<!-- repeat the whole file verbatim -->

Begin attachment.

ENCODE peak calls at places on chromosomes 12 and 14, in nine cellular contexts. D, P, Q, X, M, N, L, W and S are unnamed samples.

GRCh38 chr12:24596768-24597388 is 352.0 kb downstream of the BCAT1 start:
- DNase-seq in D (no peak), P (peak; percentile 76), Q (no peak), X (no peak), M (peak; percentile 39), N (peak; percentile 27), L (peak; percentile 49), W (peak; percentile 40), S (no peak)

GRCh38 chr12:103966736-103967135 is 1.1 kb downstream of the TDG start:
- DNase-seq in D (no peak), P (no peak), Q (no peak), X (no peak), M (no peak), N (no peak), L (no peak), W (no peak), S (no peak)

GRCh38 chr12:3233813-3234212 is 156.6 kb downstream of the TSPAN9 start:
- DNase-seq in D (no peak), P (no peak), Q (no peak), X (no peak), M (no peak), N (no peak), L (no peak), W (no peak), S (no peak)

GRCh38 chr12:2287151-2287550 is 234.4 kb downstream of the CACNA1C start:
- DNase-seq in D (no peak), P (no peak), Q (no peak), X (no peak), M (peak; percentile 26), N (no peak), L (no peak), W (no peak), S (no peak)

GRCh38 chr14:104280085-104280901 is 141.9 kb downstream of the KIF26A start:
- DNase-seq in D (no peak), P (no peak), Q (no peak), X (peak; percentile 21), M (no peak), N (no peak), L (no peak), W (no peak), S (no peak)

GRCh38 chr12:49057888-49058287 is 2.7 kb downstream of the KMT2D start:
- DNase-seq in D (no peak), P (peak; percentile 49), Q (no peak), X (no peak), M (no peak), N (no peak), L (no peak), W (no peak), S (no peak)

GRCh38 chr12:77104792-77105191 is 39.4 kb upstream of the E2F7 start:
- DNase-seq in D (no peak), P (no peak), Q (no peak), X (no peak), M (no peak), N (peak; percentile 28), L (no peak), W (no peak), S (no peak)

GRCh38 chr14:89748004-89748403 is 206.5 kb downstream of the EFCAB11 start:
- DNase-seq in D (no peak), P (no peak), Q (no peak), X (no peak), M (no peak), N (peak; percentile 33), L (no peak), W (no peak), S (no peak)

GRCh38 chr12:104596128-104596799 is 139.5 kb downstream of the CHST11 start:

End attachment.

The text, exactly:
ENCODE peak calls at places on chromosomes 12 and 14, in nine cellular contexts. D, P, Q, X, M, N, L, W and S are unnamed samples.

GRCh38 chr12:24596768-24597388 is 352.0 kb downstream of the BCAT1 start:
- DNase-seq in D (no peak), P (peak; percentile 76), Q (no peak), X (no peak), M (peak; percentile 39), N (peak; percentile 27), L (peak; percentile 49), W (peak; percentile 40), S (no peak)

GRCh38 chr12:103966736-103967135 is 1.1 kb downstream of the TDG start:
- DNase-seq in D (no peak), P (no peak), Q (no peak), X (no peak), M (no peak), N (no peak), L (no peak), W (no peak), S (no peak)

GRCh38 chr12:3233813-3234212 is 156.6 kb downstream of the TSPAN9 start:
- DNase-seq in D (no peak), P (no peak), Q (no peak), X (no peak), M (no peak), N (no peak), L (no peak), W (no peak), S (no peak)

GRCh38 chr12:2287151-2287550 is 234.4 kb downstream of the CACNA1C start:
- DNase-seq in D (no peak), P (no peak), Q (no peak), X (no peak), M (peak; percentile 26), N (no peak), L (no peak), W (no peak), S (no peak)

GRCh38 chr14:104280085-104280901 is 141.9 kb downstream of the KIF26A start:
- DNase-seq in D (no peak), P (no peak), Q (no peak), X (peak; percentile 21), M (no peak), N (no peak), L (no peak), W (no peak), S (no peak)

GRCh38 chr12:49057888-49058287 is 2.7 kb downstream of the KMT2D start:
- DNase-seq in D (no peak), P (peak; percentile 49), Q (no peak), X (no peak), M (no peak), N (no peak), L (no peak), W (no peak), S (no peak)

GRCh38 chr12:77104792-77105191 is 39.4 kb upstream of the E2F7 start:
- DNase-seq in D (no peak), P (no peak), Q (no peak), X (no peak), M (no peak), N (peak; percentile 28), L (no peak), W (no peak), S (no peak)

GRCh38 chr14:89748004-89748403 is 206.5 kb downstream of the EFCAB11 start:
- DNase-seq in D (no peak), P (no peak), Q (no peak), X (no peak), M (no peak), N (peak; percentile 33), L (no peak), W (no peak), S (no peak)

GRCh38 chr12:104596128-104596799 is 139.5 kb downstream of the CHST11 start: